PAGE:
Critique: UN Watch is Israel-biased and hypocritical
Ian Williams, former president of the of the United Nations Correspondents Association and author of The UN For Beginners, wrote in an opinion piece in The Guardian in 2007 that the main objective of UN Watch "is to attack the United Nations in general, and its human rights council in particular, for alleged bias against Israel". Williams supported UN Watch's condemnation of the UN Human Rights Council as a hypocritical organization, but also condemned UN Watch itself of hypocrisy for failing to denounce what he called "manifest Israeli transgressions against the human rights of Palestinians."
Major Patrick Truffer, chief of planning and coordination with the Logistic School of the Swiss Army, noted in a report of the Swiss Federal Institutes of Technology (ETH Zurich) that UN Watch was founded in 1993 by the American Jewish Committee to defend the Israeli position in debates about Arab-Israeli issues.
AJC Executive Director David A. Harris clarified about the work of UN Watch in a letter offering his insights and analysis of current concerns facing American and world Jewry that "while the agenda of UN Watch touches on a number of issues, at its heart it concerns itself with Israel."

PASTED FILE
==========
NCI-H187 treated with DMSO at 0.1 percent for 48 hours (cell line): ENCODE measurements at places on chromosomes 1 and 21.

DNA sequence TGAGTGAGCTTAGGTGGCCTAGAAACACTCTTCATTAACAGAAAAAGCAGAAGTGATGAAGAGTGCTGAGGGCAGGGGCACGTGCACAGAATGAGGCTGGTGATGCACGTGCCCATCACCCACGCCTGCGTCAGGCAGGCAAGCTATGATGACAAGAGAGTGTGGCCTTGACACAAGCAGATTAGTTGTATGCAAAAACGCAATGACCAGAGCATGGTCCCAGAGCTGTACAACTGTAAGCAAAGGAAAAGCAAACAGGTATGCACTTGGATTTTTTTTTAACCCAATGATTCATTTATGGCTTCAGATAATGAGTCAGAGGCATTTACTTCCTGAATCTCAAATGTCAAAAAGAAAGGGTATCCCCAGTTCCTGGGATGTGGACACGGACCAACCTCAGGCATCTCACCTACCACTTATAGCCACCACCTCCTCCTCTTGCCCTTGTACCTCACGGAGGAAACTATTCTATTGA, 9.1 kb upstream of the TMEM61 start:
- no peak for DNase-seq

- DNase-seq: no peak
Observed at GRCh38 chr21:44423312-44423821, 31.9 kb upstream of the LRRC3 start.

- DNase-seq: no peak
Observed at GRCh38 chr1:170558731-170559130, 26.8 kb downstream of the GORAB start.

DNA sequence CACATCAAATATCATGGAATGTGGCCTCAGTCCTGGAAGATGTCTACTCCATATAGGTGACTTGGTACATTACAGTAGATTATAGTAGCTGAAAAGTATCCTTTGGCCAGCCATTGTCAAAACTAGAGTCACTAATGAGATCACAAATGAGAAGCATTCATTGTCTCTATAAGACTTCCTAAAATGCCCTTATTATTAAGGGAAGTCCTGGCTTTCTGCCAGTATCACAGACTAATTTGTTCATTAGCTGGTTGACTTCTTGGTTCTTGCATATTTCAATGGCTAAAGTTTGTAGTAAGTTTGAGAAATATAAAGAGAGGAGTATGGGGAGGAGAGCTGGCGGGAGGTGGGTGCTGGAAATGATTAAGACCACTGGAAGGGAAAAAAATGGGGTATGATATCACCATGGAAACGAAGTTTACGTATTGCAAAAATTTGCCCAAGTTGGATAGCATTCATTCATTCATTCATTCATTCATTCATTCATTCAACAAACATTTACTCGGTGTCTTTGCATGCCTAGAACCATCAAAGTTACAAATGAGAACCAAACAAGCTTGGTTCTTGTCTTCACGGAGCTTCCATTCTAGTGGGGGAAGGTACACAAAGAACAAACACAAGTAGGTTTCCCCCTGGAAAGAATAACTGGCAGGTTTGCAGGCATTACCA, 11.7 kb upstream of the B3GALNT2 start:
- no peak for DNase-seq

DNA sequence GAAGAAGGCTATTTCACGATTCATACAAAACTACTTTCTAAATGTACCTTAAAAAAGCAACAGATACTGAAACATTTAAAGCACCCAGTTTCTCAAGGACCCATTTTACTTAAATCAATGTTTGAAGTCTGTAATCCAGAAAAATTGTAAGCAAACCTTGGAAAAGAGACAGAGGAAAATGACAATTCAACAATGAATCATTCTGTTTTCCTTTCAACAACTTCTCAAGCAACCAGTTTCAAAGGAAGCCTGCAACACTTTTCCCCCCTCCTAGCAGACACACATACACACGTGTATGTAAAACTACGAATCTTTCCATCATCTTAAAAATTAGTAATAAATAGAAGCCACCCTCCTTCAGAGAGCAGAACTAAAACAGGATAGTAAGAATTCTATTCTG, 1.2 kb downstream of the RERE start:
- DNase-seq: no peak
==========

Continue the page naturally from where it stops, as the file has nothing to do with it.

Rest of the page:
Desmond Lorenz de Silva, the former United Nations Chief War Crimes Prosecutor in Sierra Leone and Member of UNHRC Flotilla Fact Finding Misson, commented in the debate about the UNHRC Flotilla Fact Finding Misson that "[t]he remarks made by the representative of UN Watch betrays ... a fundamental and undenying ignorance of the law."
In December 2011, an op-ed in the Palestine Chronicle argues that UN Watch "downplay[s] Israel’s extensively documented human rights abuses as 'alleged' while at the same time confidently asserting that 'the facts are clear' regarding Syria’s 'gross and systematic violations of human rights'." The op-ed comments that "[a]lthough UN Watch purports to believe in the United Nations’ mission to 'save succeeding generations from the scourge of war,' the pro-Israel NGO bears significant responsibility for inducing a devastating war on the current generation in one Arab country already this year and is clearly determined to repeat the carnage in another." The article highlights that "UN Watch’s motto of 'Monitoring the United Nations, Promoting Human Rights' continues to obscure its real mission of 'Manipulating the United Nations, Promoting Israel’s Interests'".
March 2007 Hillel Neuer speech at the Human Rights Council and subsequent controversy
On 23 March 2007, UN Watch's Executive Director Hillel Neuer delivered a speech to the United Nations Human Rights Council (UNHRC), which caused attention and controversy.
Hillel Neuer (UN Watch) speech
In his speech, Hillel Neuer stated that the Council had betrayed the dreams of its founders and become "a nightmare" with "terrible lies and moral inversion".